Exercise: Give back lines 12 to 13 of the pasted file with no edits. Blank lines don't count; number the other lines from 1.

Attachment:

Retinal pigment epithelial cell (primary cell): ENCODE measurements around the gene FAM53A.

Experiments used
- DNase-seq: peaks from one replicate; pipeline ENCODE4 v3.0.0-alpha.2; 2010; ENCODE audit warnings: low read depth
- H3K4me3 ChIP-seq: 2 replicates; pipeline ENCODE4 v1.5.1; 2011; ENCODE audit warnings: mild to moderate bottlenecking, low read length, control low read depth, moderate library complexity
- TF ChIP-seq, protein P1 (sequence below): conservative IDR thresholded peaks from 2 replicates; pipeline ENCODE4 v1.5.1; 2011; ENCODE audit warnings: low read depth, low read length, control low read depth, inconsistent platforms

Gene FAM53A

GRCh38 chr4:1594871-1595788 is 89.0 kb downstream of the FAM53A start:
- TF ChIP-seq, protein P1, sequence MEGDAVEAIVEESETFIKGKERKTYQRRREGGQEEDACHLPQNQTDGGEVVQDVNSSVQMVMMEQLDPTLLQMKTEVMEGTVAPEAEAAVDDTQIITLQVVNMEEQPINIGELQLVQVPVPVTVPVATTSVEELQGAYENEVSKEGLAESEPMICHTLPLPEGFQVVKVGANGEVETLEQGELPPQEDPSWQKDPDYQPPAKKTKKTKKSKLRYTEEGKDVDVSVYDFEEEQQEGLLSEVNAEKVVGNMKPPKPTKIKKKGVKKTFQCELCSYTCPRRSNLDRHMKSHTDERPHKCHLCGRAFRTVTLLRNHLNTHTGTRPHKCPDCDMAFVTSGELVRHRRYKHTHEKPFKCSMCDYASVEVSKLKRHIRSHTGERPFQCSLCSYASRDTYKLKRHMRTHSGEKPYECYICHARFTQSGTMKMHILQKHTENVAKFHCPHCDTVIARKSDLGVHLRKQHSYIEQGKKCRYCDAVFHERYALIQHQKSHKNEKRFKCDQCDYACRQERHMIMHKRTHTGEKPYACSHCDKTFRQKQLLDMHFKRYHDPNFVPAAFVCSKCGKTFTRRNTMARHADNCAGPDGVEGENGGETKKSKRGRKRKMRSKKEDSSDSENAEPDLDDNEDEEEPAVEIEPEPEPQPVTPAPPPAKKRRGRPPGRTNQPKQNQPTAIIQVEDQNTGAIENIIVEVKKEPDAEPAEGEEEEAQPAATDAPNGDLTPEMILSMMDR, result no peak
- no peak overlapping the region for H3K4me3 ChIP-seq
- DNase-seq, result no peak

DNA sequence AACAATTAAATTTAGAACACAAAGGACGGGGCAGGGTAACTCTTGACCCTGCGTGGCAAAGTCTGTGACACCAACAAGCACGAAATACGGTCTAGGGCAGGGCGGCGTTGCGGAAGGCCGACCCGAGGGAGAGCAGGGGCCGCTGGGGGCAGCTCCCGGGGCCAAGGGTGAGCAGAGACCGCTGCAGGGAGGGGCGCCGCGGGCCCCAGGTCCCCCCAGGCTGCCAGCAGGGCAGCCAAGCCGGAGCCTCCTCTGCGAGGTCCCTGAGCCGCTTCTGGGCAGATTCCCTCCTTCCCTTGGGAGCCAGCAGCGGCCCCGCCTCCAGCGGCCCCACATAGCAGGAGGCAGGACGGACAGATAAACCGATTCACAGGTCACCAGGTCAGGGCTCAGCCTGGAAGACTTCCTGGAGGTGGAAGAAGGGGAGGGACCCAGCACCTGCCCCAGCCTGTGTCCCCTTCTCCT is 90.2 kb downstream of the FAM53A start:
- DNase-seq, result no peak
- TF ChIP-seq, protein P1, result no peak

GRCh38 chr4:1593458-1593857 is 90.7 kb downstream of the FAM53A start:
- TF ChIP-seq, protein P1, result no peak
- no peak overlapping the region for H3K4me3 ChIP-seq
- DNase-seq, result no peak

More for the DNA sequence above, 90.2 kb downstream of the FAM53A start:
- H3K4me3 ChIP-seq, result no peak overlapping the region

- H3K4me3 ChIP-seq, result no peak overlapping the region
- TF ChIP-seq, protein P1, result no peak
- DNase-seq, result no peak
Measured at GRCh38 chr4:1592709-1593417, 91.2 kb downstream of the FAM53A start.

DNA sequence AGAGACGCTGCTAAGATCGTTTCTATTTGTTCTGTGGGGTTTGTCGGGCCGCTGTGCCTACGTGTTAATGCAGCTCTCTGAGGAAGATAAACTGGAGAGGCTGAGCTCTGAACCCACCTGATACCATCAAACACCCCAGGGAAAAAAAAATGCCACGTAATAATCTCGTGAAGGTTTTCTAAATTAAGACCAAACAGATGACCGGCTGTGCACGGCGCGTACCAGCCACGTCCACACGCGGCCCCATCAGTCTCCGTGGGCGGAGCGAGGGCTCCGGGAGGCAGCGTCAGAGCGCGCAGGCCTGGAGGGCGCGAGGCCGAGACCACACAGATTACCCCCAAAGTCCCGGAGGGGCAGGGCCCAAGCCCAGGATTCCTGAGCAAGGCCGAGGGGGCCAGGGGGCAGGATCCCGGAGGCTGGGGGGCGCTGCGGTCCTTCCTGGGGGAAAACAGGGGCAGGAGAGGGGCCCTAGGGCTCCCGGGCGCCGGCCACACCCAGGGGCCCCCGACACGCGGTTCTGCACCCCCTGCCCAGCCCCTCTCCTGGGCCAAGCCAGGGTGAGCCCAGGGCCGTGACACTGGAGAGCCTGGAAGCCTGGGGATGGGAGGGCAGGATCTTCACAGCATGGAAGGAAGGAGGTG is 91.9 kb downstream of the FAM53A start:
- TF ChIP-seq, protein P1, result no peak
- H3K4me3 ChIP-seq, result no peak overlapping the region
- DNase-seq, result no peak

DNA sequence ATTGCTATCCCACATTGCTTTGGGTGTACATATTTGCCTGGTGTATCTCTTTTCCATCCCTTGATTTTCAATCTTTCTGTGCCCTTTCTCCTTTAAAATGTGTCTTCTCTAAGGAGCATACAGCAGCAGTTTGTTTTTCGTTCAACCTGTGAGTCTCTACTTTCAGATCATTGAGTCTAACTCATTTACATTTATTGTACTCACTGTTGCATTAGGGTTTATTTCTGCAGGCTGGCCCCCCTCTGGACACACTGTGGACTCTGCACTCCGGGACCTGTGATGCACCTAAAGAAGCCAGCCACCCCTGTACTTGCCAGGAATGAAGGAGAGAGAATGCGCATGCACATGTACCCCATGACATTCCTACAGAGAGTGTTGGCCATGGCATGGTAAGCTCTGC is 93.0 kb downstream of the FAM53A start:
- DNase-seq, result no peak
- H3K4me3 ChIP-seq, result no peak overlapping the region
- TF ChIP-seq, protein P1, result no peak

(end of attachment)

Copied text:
- DNase-seq, result no peak
- TF ChIP-seq, protein P1, result no peak